The Snowden revelations have made clear that cloud services and social media have been deeply compromised by NSA and other intelligence agencies. It is not just private data that has national security implications but also data that pertains to international negotiations and economic issues. The global Internet giants have been either willing parties or being located in the national jurisdiction of the US, subject to laws that make it incumbent to permit mass surveillance. Additionally, as more data is centralized in the databases of a small number of US companies, mass surveillance becomes ever easier. For example, as we have seen with the FISA order on Verizon, one order may involve the collection of millions of users' data.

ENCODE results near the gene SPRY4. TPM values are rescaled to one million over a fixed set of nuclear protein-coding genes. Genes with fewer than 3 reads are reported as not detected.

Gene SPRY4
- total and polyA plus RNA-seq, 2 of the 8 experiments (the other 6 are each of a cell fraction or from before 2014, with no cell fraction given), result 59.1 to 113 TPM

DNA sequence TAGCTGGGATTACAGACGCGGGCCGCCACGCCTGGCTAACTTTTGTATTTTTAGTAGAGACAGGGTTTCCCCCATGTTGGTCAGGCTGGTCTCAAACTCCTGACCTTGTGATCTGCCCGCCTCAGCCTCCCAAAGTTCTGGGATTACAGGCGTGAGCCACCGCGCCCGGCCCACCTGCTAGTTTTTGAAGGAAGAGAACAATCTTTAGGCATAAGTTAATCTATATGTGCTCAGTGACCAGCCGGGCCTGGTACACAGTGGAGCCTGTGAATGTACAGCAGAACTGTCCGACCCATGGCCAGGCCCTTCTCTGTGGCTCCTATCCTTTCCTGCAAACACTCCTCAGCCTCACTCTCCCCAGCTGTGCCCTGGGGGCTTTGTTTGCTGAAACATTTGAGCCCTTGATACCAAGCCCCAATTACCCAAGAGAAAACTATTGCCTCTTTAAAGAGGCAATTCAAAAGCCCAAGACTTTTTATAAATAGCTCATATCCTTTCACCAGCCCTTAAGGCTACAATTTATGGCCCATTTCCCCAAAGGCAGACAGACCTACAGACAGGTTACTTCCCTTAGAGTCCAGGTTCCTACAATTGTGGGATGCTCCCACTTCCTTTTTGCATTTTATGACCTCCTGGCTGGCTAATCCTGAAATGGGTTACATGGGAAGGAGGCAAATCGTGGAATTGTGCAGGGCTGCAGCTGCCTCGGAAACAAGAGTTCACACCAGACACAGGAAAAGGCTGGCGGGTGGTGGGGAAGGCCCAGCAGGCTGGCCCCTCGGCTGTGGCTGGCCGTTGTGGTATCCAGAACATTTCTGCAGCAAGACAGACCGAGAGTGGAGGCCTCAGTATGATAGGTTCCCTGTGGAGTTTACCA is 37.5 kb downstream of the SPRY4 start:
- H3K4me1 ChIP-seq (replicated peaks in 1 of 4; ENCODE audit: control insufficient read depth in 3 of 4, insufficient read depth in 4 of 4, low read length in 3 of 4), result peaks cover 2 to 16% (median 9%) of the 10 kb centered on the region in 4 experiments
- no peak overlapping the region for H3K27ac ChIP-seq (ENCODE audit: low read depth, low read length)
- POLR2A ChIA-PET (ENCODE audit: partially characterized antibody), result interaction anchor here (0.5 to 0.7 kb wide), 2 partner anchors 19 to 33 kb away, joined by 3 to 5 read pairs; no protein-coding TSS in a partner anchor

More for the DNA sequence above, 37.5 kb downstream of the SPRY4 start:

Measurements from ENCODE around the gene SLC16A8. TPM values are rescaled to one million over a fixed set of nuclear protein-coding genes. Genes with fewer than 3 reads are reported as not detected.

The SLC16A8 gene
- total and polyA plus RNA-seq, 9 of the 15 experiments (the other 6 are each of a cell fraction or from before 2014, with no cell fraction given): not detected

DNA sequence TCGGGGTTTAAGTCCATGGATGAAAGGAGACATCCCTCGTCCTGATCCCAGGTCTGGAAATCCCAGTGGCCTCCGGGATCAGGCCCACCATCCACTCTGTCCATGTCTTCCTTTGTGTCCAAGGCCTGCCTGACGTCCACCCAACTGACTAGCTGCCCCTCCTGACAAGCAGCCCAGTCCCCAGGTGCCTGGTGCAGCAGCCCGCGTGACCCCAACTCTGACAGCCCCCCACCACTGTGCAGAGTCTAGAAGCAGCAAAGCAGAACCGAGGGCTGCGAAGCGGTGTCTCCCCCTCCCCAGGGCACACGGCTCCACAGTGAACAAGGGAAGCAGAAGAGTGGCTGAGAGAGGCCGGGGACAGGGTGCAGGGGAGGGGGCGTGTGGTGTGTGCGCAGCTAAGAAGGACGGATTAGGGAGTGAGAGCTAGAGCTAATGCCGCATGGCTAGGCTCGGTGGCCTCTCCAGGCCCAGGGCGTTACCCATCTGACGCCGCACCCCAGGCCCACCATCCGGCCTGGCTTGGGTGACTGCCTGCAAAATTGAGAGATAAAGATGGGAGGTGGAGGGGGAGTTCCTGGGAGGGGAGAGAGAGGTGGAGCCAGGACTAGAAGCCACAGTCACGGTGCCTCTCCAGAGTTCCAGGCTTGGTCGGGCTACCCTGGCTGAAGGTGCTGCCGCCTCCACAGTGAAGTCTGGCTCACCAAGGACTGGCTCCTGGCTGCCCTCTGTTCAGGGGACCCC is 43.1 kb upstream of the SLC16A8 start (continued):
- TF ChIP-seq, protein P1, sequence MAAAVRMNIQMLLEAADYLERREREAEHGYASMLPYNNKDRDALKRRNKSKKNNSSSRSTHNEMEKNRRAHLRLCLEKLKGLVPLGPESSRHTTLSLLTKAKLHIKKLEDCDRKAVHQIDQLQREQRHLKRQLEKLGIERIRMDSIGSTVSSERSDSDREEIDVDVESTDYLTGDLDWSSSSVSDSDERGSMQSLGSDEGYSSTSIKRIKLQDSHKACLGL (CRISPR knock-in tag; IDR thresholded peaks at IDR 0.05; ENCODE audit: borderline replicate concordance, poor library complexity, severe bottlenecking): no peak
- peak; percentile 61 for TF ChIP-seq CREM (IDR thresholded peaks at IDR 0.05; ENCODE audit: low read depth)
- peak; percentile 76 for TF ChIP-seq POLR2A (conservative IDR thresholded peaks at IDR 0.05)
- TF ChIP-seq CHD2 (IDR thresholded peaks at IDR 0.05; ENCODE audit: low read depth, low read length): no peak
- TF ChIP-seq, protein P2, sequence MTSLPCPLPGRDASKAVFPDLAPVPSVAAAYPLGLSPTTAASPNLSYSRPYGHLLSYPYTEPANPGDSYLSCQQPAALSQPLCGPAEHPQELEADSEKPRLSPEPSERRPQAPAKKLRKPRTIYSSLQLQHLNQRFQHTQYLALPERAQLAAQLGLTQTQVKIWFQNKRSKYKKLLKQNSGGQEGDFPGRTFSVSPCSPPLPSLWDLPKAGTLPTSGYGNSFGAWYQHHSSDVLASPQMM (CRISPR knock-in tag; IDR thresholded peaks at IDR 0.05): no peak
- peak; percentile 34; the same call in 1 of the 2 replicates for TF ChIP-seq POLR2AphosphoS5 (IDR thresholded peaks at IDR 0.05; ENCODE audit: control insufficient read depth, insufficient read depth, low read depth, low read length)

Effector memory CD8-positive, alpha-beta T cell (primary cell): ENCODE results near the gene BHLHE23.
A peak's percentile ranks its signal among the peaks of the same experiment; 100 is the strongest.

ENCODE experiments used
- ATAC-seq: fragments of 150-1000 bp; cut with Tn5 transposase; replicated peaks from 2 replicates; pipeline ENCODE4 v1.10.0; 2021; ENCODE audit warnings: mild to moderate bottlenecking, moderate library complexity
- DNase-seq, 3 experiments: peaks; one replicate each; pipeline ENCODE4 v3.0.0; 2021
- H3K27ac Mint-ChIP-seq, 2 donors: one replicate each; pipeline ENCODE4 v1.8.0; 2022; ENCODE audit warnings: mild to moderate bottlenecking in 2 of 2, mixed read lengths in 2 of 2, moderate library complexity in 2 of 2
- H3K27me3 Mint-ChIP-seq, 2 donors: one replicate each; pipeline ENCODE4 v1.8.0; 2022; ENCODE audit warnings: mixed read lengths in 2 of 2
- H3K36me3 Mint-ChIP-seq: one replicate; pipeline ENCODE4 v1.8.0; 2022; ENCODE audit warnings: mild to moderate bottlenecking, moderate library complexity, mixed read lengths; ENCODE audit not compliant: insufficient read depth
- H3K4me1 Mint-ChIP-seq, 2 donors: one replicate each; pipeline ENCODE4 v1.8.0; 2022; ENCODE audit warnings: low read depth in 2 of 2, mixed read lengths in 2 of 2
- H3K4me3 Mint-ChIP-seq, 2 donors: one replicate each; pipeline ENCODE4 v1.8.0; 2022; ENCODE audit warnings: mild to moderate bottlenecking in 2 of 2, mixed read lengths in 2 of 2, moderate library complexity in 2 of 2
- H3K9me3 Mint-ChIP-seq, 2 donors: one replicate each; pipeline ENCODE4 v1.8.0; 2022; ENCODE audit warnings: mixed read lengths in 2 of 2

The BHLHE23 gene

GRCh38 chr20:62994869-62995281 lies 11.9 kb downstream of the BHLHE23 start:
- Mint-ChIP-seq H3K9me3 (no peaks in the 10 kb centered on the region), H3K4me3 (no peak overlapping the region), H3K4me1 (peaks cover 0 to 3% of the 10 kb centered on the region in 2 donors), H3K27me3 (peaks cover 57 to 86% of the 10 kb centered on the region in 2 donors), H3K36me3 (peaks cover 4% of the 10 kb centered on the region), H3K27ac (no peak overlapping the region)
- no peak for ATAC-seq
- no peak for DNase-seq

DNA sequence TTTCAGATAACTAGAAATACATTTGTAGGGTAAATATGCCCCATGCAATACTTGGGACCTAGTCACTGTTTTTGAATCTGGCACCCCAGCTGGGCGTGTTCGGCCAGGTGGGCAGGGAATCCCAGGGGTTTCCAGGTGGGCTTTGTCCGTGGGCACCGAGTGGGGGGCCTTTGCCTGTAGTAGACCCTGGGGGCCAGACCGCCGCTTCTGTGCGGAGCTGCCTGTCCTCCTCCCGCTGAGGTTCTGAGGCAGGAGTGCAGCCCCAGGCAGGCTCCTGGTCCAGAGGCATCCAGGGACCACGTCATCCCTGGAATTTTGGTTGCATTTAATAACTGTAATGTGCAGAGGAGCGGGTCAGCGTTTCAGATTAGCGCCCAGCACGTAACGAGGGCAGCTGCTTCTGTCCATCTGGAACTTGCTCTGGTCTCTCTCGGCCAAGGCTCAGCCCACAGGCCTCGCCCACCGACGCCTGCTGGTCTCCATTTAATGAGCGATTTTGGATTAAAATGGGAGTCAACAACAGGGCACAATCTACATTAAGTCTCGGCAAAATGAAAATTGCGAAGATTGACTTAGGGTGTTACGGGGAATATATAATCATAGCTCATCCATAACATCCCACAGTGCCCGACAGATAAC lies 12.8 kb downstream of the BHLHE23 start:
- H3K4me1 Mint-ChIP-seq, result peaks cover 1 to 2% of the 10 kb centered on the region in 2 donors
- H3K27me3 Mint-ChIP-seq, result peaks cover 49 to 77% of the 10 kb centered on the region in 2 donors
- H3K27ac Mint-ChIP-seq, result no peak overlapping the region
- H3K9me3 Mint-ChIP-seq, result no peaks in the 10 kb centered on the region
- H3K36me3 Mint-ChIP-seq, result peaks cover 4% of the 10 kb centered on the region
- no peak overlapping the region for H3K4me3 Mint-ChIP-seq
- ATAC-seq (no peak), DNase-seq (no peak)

If countries want to protect their citizens, and also their economic and cultural space, it is necessary to focus on how they can they provide alternate tools that will provide the same degree of user comfort with similar level services. As long as there are no comparable products, it is difficult to stop people from using these platforms. It means building the equivalent of Gmail, Facebook, Twitter, YouTube, and search engines that can provide the same services to users that Google provides. These must also not be based on proprietary platforms as closed platforms cannot be examined by independent experts to ensure they do not have backdoors that allow surveillance. Therefore, the need for a Free and Open Source Software (FOSS) approach to develop such platforms.

Why should we use a FOSS based approach to develop such platforms?

The advantage today in attempting to create an alternate set of tools or platforms is that already, FOSS communities have created: